Self help guide for Bulimia or binge eating, using effective CBT strategies. Make sense of the problem, then learn how to make positive changes
Bulimia Self Help - this page as PDF
Bulimia usually affects more women than men, and often starts in the late teens or early twenties following a strict diet or stressful life event. The individual most likely has a poor self-image, and places much emphasis on needing to be thin to be attractive.
In bulimia, the individual will try to control their weight by restricting their diet, but then crave food and binge eat. This is followed by vomiting, over-exercising or taking pills (laxatives, diuretics, diet), and are often of normal weight.
Binge eating can occur in the same way as bulimia, but there is no use of weight-controlling strategies such as vomiting, laxatives, over-exercise, and individuals are often over-weight. Others binge eat as a way of coping with distressing emotions: extreme "comfort eating", but binge eating ends up making them feel worse about themselves.
Common thoughts, physical symptoms, emotions and behaviours are:
Negative self beliefs: Judge self by what I eat and look like
Strict and rigid rules about what I can can eat (impossible to stick to) - I must stick rigidly to my diet regime
Focus of attention is taken up with food and eating
What I should or shouldn't eat
Self-critical thoughts when don't keep to rules: I'm a failure, I'm useless and weak, I'm worthless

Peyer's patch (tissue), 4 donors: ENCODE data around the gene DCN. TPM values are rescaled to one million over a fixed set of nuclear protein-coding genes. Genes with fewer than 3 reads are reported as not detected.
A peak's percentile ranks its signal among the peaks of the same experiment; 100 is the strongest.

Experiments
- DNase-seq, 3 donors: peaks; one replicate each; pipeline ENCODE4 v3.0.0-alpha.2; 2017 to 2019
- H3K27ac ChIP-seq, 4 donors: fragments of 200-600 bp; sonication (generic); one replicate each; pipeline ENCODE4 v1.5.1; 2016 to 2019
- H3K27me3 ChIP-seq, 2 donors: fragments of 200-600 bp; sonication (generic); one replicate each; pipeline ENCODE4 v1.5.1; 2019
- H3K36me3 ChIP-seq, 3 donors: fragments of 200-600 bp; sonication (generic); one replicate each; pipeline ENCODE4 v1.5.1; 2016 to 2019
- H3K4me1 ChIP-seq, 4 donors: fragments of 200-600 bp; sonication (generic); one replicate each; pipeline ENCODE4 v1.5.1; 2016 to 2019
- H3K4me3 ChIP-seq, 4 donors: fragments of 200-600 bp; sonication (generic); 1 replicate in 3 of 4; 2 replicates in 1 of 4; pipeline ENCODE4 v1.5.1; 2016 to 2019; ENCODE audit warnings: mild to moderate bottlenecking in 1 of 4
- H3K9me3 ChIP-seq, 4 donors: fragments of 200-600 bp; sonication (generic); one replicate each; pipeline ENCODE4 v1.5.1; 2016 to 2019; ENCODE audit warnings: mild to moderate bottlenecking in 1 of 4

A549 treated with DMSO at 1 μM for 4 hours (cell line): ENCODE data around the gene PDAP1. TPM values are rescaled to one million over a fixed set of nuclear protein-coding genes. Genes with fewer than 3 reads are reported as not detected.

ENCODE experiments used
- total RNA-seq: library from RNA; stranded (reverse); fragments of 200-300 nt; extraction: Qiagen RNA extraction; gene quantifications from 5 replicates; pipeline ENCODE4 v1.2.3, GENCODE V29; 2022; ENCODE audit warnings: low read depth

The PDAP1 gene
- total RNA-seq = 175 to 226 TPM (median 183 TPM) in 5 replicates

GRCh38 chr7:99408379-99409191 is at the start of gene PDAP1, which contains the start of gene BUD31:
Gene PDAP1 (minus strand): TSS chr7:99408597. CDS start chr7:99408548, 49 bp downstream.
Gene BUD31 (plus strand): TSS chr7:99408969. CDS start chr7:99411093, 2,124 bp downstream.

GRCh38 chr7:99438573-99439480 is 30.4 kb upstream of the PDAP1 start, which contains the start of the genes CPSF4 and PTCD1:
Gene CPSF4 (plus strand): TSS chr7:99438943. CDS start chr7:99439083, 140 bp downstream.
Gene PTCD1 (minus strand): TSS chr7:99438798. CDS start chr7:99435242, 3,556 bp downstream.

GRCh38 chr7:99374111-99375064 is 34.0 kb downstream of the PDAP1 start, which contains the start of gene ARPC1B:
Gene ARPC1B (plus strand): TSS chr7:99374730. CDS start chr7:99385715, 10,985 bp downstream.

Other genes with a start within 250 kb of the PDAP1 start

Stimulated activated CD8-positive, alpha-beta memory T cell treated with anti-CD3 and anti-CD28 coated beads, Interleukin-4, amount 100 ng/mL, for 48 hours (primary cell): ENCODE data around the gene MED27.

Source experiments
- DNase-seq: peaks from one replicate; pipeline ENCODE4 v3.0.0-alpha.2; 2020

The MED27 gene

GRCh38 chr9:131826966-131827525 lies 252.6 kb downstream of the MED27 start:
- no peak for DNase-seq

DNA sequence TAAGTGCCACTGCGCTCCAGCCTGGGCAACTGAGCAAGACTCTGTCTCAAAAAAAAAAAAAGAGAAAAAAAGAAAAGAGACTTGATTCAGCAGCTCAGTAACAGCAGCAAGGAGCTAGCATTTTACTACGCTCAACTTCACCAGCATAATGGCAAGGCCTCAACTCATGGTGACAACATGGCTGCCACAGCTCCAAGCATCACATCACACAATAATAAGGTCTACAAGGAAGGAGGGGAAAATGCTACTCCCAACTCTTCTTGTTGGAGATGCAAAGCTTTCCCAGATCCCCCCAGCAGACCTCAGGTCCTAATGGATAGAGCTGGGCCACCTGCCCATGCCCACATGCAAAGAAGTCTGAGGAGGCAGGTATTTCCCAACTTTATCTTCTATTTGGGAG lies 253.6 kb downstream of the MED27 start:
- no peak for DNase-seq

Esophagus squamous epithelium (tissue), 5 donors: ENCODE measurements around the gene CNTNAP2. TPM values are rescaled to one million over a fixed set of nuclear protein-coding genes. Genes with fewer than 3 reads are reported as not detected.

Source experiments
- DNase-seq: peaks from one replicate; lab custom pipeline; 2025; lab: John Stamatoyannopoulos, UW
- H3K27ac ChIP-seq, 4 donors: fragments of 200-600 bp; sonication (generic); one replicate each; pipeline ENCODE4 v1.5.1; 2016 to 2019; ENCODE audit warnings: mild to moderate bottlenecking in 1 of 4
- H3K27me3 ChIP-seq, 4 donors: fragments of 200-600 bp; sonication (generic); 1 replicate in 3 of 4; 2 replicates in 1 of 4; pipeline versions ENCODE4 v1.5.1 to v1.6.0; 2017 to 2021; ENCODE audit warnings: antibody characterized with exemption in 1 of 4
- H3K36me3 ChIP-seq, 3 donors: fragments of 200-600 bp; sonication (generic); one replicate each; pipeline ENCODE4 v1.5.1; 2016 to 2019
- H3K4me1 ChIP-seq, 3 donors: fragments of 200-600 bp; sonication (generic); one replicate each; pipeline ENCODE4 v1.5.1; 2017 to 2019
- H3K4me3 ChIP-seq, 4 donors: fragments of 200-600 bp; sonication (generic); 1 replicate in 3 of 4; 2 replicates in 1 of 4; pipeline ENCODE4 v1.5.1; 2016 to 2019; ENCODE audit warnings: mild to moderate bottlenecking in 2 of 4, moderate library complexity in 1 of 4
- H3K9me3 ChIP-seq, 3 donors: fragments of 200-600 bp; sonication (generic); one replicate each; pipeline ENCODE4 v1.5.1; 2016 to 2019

I'm unattractive and unlovable
If I start eating, I won't be able to stop - I'm out of control
If I'm not perfect, then I'm a complete failure
If I eat, I'll feel better
Weight gain - weight can vary due to alternating bingeing and dieting
Nausea, bloating, abdominal pain
Dry and flaky skin
Tired, weak, run-down
Damage to teeth - sensitive, discoloured.
Swollen hands or feet
Sore throat, hoarse voice
Long term: (bulimia) anaemia, kidney damage, lack of menstrual periods, cardiac failure, loss of teeth, stomach ulcers, risk of rupture of stomach and oesophagus, heart problems
Long term: (binge eating) obesity and associated health problems, including type 2 diabetes, high blood pressure, heart disease
Over-eating, often in the evenings
Controlling food intake: try to stick to rigid diet, fail, then binge
Don't eat normal meals
Eat alone, perhaps at night, secretively
Attempts to control weight (bulimia): Vomiting after eating, Disguising sound (run taps, flush toilet) and smell of vomiting (air-freshener, mints, perfume, mouthwash); Using laxatives, diet or diuretic pills; Exercising too much to try to control weight gain, or crash diets
Vicious cycle of Bulimia - what keeps it going?